• Fri, Dec 9 2011

17-Year-Old Develops “Revolutionary” Cancer Treatment, Proves Not All Teens Are Stupid

Teens may be too dumb to self-administer Plan B (at least according to Kathleen Sebelius) but they sure can do other amazing stuff–like developing nanoparticles that kill cancer. That’s what Angela Zhang, who was awarded the individual first place prize ($100,000) at the Siemens Competition in Math, Science & Technology for her development. What, that’s not what you were doing at 17?

Zhang, who is a high school senior from Cupertino, California, presented her project, entitled “Design of Image-guided, Photo-thermal Controlled Drug Releasing Multifunctional Nanosystem for the Treatment of Cancer Stem Cells” this weekend in Washington DC. She was given the award on Monday.

The project, hailed as “revolutionary”, combines imaging (the nanoparticle is comprised of metals that make an MRI possible) and therapy (they also deliver targeted doses of salinomycin, a drug that kills cancer). It is basically amazing, and could spur further research into this potential treatment for aggressive cancers.

Runners up in the competition presented solutions for packing items into a space more effectively using mathematics and advanced chemistry applications in medicine (including potential treatments for childhood liver failure and Parkinson’s). The team who won the first place prize for groups (also $100,000) used the XBox Kinnect to study human gait for therapeutic and training purposes.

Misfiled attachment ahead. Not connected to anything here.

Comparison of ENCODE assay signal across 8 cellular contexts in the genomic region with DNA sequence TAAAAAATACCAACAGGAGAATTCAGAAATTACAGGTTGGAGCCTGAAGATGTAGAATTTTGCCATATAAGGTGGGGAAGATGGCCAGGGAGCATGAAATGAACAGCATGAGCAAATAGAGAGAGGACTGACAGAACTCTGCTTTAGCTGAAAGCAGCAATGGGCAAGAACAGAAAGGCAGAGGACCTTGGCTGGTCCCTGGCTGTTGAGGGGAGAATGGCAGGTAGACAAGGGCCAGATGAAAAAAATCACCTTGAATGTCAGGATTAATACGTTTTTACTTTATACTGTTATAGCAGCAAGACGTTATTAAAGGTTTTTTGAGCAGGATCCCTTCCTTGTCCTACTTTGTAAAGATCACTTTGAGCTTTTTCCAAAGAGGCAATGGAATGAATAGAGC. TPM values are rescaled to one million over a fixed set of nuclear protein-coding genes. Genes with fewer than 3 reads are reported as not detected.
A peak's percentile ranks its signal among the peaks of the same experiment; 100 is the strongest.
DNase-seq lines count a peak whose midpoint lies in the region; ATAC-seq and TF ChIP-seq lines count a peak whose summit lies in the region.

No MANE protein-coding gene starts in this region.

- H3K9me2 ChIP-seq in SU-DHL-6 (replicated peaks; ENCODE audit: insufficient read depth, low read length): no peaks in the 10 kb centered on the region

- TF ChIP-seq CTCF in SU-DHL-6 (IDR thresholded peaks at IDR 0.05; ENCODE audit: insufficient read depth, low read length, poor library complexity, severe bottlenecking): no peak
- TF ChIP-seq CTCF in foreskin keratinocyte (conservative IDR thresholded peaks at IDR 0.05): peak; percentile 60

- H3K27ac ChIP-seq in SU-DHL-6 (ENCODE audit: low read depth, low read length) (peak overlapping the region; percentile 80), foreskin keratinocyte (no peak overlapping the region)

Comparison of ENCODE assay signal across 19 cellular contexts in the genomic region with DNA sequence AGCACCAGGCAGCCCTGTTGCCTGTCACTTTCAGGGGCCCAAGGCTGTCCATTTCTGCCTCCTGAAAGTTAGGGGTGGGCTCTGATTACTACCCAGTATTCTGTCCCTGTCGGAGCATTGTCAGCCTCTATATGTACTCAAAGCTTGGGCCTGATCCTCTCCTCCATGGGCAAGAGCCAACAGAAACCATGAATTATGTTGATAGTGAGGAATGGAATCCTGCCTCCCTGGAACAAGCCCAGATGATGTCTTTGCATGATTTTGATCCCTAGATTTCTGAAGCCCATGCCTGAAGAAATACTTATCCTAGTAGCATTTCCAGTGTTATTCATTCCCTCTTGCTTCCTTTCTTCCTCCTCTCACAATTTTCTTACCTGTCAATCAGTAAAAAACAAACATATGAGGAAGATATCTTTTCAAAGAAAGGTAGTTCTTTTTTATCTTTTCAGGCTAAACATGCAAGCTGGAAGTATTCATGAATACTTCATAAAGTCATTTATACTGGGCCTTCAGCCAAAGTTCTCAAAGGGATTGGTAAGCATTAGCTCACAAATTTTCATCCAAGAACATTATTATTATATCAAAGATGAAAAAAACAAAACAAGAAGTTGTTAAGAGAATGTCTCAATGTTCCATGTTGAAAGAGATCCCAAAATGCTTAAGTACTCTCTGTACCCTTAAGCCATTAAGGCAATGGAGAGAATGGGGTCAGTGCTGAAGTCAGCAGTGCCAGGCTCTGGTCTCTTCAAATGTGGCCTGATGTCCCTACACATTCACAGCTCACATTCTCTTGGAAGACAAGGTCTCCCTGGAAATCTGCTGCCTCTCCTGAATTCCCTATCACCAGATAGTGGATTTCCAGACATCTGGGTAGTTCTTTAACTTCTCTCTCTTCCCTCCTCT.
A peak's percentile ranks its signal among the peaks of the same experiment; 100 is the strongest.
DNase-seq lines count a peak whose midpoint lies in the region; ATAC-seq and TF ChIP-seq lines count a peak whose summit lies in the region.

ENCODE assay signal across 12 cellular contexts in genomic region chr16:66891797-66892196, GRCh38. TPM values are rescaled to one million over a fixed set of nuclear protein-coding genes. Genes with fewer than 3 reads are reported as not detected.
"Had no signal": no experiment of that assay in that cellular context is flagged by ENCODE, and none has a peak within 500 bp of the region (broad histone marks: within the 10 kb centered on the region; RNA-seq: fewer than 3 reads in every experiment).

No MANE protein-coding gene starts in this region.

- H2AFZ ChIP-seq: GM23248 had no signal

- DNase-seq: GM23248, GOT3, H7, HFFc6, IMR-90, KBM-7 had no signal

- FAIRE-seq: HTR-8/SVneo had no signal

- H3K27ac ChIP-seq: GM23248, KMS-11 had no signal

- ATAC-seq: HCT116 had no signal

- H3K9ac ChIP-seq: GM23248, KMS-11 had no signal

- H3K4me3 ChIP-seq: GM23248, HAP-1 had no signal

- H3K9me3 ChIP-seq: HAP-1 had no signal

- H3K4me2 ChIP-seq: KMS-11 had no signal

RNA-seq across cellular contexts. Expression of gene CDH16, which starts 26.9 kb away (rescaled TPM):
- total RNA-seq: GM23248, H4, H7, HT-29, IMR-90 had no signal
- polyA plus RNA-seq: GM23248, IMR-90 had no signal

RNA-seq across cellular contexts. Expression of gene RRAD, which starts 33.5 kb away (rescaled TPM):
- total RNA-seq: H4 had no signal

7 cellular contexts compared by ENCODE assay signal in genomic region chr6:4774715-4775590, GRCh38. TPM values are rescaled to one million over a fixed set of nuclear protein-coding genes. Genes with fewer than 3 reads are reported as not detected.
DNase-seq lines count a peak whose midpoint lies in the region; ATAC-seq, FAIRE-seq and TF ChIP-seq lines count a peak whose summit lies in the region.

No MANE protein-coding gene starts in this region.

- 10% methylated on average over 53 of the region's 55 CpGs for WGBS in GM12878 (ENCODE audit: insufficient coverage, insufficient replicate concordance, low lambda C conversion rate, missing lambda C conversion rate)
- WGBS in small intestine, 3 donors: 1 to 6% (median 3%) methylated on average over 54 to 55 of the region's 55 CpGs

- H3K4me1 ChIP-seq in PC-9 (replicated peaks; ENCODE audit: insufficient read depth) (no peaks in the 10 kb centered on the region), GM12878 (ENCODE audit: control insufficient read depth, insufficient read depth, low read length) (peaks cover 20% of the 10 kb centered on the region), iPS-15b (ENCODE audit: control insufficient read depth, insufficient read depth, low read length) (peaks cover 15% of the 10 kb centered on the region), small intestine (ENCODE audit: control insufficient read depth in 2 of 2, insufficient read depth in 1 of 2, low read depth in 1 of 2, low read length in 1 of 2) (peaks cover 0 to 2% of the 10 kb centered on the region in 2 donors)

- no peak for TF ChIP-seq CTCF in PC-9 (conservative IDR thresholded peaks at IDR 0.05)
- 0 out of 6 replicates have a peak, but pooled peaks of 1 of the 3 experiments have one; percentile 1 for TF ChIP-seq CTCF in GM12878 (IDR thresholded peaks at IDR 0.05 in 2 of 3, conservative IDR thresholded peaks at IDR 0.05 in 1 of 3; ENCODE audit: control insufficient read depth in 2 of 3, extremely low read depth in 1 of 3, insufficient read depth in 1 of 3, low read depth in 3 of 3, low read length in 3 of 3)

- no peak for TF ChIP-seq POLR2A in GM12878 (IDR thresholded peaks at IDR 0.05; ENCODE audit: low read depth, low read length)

The Siemens Competition has a long-standing tradition of highlighting the scientific and mathematical advancements of incredible young people–and making the rest of us feel a little bad about not doing things like curing cancer. But mostly, it’s inspirational to see so many teenagers who are able to develop complex experiments and solutions to problems.

See? Some young people may be capable of doing really, really impressive things.  Maybe Teva Pharmaceutical Industries Ltd., makers of Plan B, could hire some of these young medical minds to help them write more explicit, Health and Human Services-approved instructions to ensure that people their age could understand how to take an over-the-counter pill.

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